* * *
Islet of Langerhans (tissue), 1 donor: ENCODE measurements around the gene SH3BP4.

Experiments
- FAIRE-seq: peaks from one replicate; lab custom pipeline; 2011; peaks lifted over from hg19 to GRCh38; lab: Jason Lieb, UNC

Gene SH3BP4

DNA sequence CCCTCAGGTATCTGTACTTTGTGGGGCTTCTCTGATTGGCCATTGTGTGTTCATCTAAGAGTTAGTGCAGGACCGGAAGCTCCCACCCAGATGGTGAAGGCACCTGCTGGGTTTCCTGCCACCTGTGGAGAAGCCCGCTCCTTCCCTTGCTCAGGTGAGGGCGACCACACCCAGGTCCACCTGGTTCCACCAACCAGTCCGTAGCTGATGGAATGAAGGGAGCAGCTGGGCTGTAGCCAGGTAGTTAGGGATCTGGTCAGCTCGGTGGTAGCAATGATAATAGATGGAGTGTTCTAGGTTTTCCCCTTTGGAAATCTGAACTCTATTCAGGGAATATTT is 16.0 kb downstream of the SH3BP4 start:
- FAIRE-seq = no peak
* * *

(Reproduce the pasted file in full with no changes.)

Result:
Islet of Langerhans (tissue), 1 donor: ENCODE measurements around the gene SH3BP4.

Experiments
- FAIRE-seq: peaks from one replicate; lab custom pipeline; 2011; peaks lifted over from hg19 to GRCh38; lab: Jason Lieb, UNC

Gene SH3BP4

DNA sequence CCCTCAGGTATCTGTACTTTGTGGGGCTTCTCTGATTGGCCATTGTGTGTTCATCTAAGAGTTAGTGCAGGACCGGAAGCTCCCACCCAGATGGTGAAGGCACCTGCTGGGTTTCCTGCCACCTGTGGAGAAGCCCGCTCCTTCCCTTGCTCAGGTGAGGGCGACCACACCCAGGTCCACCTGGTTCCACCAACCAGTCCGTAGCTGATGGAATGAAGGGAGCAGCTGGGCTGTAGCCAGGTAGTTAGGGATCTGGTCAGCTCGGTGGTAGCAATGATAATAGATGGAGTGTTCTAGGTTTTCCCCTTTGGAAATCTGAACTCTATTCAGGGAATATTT is 16.0 kb downstream of the SH3BP4 start:
- FAIRE-seq = no peak